AMY GOODMAN: And we will certainly do that, as well, though we have to wish some of our stations goodbye. Our PBS satellite is going down, though the rest of our network is continuing. Again, I want to say that all eyes are on Florida and Ohio. It looks like President Obama has won the battleground states of Pennsylvania and Wisconsin. Virginia—people in Virginia are continuing to vote. And as we just heard Lee Rowland say from NYU School of Law, it looks like people here in New York are continuing on very long lines. The latest news we have is that—this news from Nebraska, that State Senator—Republican State Senator Deb Fischer has beaten Democrat Bob Kerrey, the retired Navy SEAL, war hero, U.S. senator, Nebraska governor, who spent the last decade here in New York as president of the New School. Looks like he has lost. We are out of time for the PBS stations, and thanks so much for broadcasting with us. Go to our website at, where you continue to see the broadcast.

Yes, this is Democracy Now!,, The War and Peace Report. I’m Amy Goodman. We’re doing a six-hour election night special. Our guests are Bob Herbert of Demos and The American Prospect; Laura Flanders, author, journalist; Jeremy Scahill, author of Blackwater: The Rise of the World’s Most Powerful Mercenary Army, Nation national security correspondent and correspondent for Democracy Now!; and Lee Rowland is also with us, Lee Rowland who is with the Brennan Center, which has been closely monitoring voting, the Brennan Center for Justice at New York University School of Law. She’s worked on community-based voter registration, voter registration modernization, and restoring the right to vote to individuals with past criminal convictions. And in a moment, we’ll be joined by Greg Palast, who’s in Toledo, also Ohio. Again, this has not been called, the battleground state of Ohio, though Pennsylvania and Wisconsin states have. Also, Elizabeth Warren beating Senator Scott Brown in Massachusetts. Tammy Baldwin, the congressmember from Wisconsin, has beat Tommy Thompson, the four-time Wisconsin governor, for the Senate seat. And we’ll continue to bring you updates around the country.

Lee Rowland, continue with what you’re saying about what people have been facing today around voting restrictions.

LEE ROWLAND: Well, absolutely. One thing we haven’t talked about yet is the other result of this hyper-partisan atmosphere that we [inaudible] which is the war on voting that has occurred over the last two years. There has been a blatant partisan manipulation of the voting rules. And if there’s anything we saw today from Election Protection headquarters manning calls from voters nationwide, it’s that the reality is these laws do have impacts, and it’s clear that they keep eligible voters from voting.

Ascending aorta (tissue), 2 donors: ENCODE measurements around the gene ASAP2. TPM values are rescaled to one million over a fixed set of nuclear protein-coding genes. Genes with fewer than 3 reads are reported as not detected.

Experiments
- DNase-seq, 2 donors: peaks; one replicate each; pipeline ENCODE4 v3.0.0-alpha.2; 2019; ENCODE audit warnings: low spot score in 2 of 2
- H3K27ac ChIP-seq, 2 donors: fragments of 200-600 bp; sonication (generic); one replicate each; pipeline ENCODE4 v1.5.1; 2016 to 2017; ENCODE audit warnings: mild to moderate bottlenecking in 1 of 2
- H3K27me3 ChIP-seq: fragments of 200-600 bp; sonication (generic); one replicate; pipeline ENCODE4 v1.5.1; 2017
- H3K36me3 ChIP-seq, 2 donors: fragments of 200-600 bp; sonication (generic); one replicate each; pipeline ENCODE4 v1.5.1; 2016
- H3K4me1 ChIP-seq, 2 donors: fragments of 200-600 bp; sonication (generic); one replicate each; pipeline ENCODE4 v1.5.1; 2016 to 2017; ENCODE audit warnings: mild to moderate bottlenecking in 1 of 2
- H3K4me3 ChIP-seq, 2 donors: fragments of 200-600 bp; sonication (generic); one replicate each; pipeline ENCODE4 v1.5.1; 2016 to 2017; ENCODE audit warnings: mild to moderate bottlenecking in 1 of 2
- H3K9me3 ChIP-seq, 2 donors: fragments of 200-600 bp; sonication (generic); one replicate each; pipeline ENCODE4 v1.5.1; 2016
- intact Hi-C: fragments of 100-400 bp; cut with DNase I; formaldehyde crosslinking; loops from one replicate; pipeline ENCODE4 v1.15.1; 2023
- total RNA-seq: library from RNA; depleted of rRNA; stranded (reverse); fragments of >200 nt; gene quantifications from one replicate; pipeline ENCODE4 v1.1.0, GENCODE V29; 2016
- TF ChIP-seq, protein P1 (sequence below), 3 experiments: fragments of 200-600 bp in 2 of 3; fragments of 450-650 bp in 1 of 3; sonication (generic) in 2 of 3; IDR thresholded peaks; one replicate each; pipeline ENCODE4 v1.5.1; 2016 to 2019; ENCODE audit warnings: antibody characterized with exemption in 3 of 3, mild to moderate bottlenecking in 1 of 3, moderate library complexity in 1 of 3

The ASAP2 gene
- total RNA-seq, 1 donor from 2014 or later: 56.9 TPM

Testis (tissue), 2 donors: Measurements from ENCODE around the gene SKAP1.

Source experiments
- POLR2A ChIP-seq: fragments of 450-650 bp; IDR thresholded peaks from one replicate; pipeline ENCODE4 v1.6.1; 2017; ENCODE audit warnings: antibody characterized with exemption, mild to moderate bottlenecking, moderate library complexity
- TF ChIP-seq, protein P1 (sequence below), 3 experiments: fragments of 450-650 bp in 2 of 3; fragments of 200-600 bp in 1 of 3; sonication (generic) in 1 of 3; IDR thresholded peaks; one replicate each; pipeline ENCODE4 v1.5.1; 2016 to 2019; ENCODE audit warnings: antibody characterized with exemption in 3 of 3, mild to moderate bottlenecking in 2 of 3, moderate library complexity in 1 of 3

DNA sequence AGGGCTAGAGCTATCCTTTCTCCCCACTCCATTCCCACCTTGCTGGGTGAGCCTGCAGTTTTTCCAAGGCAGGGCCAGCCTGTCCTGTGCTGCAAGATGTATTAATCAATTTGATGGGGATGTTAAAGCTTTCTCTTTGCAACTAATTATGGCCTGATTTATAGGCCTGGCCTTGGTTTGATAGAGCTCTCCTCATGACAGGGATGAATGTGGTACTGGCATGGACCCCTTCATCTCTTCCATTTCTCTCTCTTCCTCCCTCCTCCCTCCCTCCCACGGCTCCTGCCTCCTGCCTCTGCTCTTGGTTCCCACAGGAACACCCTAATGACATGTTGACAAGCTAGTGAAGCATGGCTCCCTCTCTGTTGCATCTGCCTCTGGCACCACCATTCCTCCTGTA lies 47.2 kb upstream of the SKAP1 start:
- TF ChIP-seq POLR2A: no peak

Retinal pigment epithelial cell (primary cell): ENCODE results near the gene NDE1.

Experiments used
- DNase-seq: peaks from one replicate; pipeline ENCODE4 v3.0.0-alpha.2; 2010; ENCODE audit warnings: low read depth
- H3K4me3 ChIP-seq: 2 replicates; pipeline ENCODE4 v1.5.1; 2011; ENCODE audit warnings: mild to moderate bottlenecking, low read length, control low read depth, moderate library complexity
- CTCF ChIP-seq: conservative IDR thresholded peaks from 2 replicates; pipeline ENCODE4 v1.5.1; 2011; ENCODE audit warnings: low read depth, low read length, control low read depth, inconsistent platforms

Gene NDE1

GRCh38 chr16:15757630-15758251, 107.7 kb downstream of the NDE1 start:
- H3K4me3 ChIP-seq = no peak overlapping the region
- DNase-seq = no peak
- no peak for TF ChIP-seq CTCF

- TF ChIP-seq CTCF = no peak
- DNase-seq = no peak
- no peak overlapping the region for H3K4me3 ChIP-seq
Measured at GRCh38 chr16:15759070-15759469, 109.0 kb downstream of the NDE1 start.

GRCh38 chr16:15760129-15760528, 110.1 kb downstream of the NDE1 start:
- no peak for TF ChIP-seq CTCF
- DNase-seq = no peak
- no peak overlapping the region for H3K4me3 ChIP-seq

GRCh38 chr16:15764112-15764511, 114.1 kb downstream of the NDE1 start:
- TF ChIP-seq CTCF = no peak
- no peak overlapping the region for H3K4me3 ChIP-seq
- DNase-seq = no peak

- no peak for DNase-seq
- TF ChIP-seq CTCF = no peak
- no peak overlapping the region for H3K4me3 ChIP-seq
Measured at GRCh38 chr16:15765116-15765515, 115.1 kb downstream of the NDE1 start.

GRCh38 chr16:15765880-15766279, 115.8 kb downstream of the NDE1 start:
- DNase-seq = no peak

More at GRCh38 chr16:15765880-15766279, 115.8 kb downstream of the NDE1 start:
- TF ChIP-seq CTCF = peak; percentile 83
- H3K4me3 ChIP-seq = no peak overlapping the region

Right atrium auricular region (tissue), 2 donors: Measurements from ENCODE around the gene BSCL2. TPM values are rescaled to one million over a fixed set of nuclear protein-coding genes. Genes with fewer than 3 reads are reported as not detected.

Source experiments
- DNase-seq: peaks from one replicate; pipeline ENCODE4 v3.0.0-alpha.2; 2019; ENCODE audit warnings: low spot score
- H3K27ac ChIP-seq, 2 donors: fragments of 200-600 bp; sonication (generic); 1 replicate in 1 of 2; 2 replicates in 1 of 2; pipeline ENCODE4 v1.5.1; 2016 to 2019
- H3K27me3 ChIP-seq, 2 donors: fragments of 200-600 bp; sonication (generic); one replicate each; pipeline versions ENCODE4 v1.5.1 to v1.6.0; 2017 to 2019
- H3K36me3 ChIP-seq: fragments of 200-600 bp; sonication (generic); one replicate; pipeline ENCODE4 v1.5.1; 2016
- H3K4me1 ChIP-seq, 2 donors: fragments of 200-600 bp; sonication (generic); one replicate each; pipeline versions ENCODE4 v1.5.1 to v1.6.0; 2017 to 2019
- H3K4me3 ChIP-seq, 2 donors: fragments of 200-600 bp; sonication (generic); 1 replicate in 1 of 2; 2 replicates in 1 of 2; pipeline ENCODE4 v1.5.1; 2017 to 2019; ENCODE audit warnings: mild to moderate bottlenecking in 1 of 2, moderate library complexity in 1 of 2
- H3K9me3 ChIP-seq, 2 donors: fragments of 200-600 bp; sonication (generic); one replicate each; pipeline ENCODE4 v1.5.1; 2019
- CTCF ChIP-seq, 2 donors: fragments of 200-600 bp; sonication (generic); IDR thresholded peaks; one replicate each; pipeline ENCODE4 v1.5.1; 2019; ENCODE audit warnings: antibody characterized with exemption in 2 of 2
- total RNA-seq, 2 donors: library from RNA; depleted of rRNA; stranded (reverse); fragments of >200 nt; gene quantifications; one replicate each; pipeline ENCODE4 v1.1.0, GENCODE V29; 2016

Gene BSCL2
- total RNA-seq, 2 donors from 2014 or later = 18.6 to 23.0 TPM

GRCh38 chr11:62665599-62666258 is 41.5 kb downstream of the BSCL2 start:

To give a few examples in some key states we’re watching tonight, in Florida and Ohio, where the Legislature dramatically cut back early voting hours, we are seeing obscenely long lines, folks standing in line in some counties an eight- to nine-hour average to wait to vote in Florida. Folks are sticking that out. We’re hearing the same in Ohio.

AMY GOODMAN: What was the explanation given for shortening the amount of time that people could vote?

LEE ROWLAND: You know, that is an excellent question. The answer that was given was that election supervisors had expressed concern about the amount of early voting hours, which, under oath, election supervisors directly said was an outright fabrication. There was not a single election official that held that view. In fact, the Florida Association of Supervisors of Election opposed the reduction to early voting. So, to really answer your question, absolutely no credible excuse was given.

What really went on in Ohio and Florida, unfortunately, is that early voting was predominantly used by African-American and Latino voters, voters who are widely considered to break Democratic. And unfortunately, in both of those states, we saw newly minted Republican legislatures, or rather emboldened Republican legislatures pass laws that were clearly targeted to manipulate this electorate and give them an edge, not because they reflected the will of the people, but because they tried to tinker with the rules that get folks elected in their own interest.

AMY GOODMAN: What are the rules?